Two big questions that have caused many the debate amongst comic book fans are those of whether the Joker raped Barbara Gordon, and whether Batman killed the Joker.

I’ve always been more in the camp that viewed the Joker as asexual, the man who only undressed Barbara in order to torture the Commissioner, and for no pleasure of his own. However, this film seems to lean more towards the other side of the coin, where a group of prostitutes discuss how strange it is that the Joker hasn’t visited, since they are always his first stop after an Arkham escape. They even go on to suggest that his lack of a visit is due to being with another woman.

The killing, though, the killing I’ve always been on-board with. Batman totally kills the Joker, and this film, while still retaining some sense of ambiguity, leans towards that even further. In the comic, the Caped Crusader begs, pleads with the Joker not to keep up this dance. “I can rehabilitate you”, Batman tells him, and says that if the Joker doesn’t let him, then one of them will die.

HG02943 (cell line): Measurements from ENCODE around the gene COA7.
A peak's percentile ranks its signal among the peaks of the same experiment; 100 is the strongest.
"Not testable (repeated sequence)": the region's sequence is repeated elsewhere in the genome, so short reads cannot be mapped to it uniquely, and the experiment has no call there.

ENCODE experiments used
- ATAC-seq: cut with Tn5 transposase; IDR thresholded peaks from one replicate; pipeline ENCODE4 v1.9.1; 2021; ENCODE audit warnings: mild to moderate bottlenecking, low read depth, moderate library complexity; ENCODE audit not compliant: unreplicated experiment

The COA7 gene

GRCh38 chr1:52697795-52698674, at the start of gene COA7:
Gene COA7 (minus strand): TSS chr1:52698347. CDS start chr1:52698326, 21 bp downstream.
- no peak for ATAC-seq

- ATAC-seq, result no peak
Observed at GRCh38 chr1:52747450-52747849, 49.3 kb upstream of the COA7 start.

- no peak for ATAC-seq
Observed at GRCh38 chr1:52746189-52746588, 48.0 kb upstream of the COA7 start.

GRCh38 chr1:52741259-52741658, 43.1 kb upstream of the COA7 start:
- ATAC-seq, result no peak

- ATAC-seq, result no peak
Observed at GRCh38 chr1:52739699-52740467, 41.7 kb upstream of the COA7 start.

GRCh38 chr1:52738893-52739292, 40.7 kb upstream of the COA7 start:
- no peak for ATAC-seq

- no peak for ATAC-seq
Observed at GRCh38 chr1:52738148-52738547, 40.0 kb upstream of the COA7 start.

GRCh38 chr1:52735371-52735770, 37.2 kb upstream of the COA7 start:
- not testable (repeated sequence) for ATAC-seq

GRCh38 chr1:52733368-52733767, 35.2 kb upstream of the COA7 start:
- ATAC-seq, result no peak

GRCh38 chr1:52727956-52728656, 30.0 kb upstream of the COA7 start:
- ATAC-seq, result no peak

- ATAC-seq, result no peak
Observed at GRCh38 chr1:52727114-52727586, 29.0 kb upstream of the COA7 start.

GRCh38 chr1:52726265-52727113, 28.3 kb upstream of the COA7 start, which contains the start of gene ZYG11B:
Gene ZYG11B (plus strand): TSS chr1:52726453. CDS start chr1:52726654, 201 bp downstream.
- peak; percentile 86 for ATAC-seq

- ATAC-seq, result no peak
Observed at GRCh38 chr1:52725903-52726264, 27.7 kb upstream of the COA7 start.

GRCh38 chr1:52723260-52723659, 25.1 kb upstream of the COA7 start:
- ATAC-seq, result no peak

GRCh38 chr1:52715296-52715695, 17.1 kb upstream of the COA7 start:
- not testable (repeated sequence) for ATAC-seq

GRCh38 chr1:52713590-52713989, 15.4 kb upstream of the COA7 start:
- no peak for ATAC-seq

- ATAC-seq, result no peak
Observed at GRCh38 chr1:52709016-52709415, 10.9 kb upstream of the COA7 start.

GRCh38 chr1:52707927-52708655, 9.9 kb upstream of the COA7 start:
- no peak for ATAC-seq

The Joker tells him that joke, that wonderful joke, about the two men in the asylum, and says that it’s far too late for him. Batman and the Joker share a laugh, and Batman rests his hands on the Joker’s shoulders. The panels shift to the ground, and the comic ends.

In the film, the same occurs, with one major difference; the Joker stops laughing abruptly, and Batman’s laugh continues over the rain.

Much of the movie did not work. This final scene did.

The Joker (animated)